JUNE 2012: Those who have not heard of ubiquitous computing, or ubi-comp, often ask whether it is a new technology. Indeed, it is not merely a technology but a new paradigm of computing that Mark Weiser of Xerox PARC conceptualised about two-and-a-half decades ago. Prof. Ken Sakamura is also known to have proposed and demonstrated the concept in Japan through the TRON Smart House model in the 1980s.
Some rightly call ubiquitous computing the post-desktop paradigm of computing, while others call it the Internet of Things (IoT). In simple terms, ubi-comp represents a situation wherein technology is everywhere, but in an unobtrusive way.
In a ubi-com world, there will be innumerable computers embedded every-where, in everyday devices, from traffic signals and air-conditioners to coffee mugs and even clothes. There will be wearable centimetre-sized devices or tags, hand-held decimetre-sized devices and metre-sized interactive display devices. There will be micro-electro-mechanical systems from nanometre to millimetre scales and organic fabric-like devices. Dust-like devices will do some computing or communications without user interfaces. What is more, all these devices will have a unique ID or address and will connect through an intelligent network. The whole system will be so smart that an air-conditioner will be able to adjust the temperature based on the feedback from a sensor embedded in your dress.
This vision does not seem as incredible today as it seemed a decade ago, due to the technological developments that have happened in the recent past. For one, the number of connected devices in this world has grown a lot, and is likely to grow at a startling pace. Nanoscale devices are no longer a fantasy, we can now actually visualise or even see prototypes of ambient devices that are part of the décor. Connectivity has also improved a lot in the last few years, although how the traffic generated by a burgeoning ubi-comp environment will be borne by the backbone networks is still a question mark.
There has been major technological progress in many other aspects of ubi-comp as well: Unique ID schemes to identify the innumerable devices on the IoT, device- and system-level intelligence to make use of the information transacted by these devices, flexible displays, intuitive user interfaces and more. On the usage front too, there have been quite a few implementations of late, although these have been only at local or enterprise scales. Overall, we are moving steadily towards ubi-comp. But, as always, challenges remain.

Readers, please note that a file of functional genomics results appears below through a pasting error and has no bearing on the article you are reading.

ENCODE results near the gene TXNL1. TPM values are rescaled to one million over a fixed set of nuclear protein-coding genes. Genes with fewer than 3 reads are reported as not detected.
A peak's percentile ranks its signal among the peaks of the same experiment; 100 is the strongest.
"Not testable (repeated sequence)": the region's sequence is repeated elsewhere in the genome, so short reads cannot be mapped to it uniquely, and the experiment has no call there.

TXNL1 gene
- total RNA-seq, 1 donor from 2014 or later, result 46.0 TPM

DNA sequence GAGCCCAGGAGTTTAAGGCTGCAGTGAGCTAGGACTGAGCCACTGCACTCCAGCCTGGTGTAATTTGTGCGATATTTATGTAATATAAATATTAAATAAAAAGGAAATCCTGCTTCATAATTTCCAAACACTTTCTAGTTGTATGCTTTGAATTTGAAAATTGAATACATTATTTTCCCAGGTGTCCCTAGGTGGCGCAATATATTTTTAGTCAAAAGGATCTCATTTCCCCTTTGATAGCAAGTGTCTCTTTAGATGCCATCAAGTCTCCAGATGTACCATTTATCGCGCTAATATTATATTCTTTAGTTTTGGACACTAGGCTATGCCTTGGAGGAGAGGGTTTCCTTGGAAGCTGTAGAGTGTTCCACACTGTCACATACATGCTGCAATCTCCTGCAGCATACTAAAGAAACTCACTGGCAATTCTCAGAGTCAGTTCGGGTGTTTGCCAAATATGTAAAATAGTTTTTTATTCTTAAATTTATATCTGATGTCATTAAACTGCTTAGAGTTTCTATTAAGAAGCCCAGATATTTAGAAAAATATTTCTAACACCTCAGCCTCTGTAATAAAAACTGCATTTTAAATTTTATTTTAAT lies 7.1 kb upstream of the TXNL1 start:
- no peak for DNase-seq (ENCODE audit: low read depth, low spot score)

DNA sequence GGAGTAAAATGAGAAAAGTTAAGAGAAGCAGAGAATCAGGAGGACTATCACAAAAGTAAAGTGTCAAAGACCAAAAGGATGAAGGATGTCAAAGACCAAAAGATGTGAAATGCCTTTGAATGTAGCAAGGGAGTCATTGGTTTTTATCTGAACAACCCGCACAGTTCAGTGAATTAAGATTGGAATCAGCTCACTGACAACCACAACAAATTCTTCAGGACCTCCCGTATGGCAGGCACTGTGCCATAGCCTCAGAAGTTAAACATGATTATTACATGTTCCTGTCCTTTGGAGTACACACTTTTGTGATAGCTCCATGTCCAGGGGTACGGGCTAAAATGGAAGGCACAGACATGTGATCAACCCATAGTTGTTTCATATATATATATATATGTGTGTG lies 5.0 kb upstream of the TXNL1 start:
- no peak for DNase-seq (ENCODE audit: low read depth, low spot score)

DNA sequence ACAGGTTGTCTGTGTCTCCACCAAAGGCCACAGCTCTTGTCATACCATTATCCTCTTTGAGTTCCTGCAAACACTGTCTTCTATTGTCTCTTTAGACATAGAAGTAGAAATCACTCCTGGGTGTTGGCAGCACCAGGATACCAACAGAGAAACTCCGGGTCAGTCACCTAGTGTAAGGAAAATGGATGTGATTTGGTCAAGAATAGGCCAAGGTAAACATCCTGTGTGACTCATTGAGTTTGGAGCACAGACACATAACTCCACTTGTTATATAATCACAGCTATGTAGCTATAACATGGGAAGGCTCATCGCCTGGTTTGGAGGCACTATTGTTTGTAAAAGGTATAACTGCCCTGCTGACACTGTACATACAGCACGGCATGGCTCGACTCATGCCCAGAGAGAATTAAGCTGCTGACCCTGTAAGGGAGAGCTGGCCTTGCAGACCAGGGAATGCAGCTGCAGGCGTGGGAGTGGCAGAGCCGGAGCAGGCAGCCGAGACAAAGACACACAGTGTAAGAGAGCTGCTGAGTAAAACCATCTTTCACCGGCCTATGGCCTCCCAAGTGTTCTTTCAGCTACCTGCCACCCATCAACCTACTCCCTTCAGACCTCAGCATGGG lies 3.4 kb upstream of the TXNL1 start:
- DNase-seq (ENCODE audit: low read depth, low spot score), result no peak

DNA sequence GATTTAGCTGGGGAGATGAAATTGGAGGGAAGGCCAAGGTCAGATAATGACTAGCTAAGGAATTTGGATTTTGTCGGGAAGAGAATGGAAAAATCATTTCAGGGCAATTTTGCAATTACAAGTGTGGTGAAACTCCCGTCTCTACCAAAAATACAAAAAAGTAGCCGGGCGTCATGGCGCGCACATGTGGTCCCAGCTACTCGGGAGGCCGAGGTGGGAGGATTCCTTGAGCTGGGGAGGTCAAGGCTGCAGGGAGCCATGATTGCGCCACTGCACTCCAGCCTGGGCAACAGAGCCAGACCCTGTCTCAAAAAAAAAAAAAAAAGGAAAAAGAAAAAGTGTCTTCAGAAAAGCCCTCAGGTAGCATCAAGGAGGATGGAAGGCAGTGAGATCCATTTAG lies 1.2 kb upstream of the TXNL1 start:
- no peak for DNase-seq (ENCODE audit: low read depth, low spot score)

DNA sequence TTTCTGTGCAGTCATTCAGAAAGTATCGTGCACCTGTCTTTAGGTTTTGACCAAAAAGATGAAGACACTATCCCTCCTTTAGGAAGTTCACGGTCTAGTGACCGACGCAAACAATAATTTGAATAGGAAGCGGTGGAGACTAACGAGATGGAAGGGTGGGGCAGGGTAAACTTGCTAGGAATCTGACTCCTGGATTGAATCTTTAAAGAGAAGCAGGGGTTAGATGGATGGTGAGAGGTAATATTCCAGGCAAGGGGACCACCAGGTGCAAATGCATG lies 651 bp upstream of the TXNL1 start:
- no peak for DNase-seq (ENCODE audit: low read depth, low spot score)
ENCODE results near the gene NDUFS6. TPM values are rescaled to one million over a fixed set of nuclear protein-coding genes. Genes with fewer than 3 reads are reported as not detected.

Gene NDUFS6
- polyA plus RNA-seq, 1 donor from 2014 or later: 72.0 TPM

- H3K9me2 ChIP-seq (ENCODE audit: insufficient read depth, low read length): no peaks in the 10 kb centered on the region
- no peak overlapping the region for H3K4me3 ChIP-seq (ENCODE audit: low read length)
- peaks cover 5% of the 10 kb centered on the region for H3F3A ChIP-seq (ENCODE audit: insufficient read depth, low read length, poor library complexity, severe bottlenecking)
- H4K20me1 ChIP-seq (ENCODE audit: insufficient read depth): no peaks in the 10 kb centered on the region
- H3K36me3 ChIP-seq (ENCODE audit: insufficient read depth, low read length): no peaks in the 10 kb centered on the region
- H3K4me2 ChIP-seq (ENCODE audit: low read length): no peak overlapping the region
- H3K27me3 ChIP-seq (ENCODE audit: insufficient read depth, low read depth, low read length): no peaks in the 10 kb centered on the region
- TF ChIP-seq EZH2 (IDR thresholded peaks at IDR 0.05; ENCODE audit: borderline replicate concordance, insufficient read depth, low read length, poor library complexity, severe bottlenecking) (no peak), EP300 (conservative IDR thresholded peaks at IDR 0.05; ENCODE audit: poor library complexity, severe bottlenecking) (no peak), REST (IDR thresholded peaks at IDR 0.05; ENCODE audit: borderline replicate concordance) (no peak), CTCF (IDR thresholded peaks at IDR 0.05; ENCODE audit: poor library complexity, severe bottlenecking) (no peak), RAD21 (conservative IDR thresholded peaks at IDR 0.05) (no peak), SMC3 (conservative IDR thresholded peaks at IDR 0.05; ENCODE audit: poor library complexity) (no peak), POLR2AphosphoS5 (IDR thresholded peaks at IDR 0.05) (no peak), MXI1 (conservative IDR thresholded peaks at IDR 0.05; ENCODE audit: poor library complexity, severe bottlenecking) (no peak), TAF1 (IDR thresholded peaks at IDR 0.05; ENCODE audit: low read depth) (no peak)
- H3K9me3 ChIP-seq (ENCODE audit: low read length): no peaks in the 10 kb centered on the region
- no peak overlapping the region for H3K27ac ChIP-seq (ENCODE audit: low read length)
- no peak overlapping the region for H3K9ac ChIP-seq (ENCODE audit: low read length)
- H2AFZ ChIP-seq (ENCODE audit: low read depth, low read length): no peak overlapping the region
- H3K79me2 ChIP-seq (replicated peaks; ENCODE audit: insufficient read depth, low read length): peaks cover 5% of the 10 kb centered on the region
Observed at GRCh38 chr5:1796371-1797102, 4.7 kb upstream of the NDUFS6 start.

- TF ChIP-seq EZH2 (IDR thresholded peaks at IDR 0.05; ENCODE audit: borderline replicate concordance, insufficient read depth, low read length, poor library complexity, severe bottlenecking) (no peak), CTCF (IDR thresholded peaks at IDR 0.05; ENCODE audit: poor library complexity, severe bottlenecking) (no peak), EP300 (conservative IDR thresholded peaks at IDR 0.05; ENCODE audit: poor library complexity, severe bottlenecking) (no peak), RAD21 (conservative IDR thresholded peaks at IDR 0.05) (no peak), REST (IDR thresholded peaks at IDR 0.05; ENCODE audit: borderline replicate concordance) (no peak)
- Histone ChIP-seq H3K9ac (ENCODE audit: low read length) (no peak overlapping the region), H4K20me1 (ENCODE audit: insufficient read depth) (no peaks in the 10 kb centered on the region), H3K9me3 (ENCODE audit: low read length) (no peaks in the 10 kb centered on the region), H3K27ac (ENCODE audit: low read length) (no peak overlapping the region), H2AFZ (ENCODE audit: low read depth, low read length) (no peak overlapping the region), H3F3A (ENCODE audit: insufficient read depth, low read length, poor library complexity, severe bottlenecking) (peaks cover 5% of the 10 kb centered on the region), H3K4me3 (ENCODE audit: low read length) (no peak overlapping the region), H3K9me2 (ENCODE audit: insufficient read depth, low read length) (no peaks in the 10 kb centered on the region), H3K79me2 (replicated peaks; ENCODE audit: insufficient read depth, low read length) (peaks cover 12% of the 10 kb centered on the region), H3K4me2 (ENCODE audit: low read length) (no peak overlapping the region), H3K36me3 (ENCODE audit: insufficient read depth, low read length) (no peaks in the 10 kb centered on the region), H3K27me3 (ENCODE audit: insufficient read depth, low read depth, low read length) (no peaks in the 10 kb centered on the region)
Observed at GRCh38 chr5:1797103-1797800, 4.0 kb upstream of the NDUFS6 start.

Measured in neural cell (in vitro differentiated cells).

A chip (or a code) in everything
Ubi-comp seems to require a chip in everything. Are current IC technologies capable of meeting this requirement in terms of functionality, volume and price-points?
“I think the current IC technologies suffice to meet the volume and price-points. Tags are getting cheaper,” says Chiaki Ishikawa, senior researcher and international liaison, YRP Ubiquitous Networking Laboratory, Tokyo, Japan. “Embedded computer chips have reasonable horsepower to do what they are asked to do most of the time. However, we may need to investigate more on the reduction of power consumption of these IC chips,” he adds.
The power needs of these ambient embedded devices are kind of special. These need to last almost forever without requiring replacement or losing power. Therefore in a ubi-comp future, it is likely that these embedded devices will mostly use renewable energy derived from ambient sources, such as light, heat or motion, with local energy storage capabilities to account for the intermittent nature of the energy source.
[stextbox id=”info”]There are many aspects that need to be looked into as we transition from the comparatively simple networks of today to a more complex ubi-comp world, network capacity being just one of them[/stextbox]
IC chips such as radio-frequency identification (RFID) tags are not the only means of implementing the IoT. There will also be many printed tags such as quick response (QR) codes. QR codes are basically square-shaped, black dots printed on a white background, wherein the printed pattern represents some information. We already see QR codes printed with advertisements these days—usually representing a URL. You can capture these codes on your mobile phone and directly go to the advertiser’s webpage. Ishikawa feels that the volume and usage of QR codes in ubi-comp will be much larger than IC-based ones.
Networking—technologies aplenty, challenges too!
Ubi-comp will require a networking architecture integrating technologies ranging from personal-area networking (PAN) right up to the wide-area communication networks. The PAN and LAN appear easier to manage, as we have a wide choice of interesting technologies at that level, including Wi-Fi, RFID, ZigBee, near-field communications (NFC) and Li-Fi.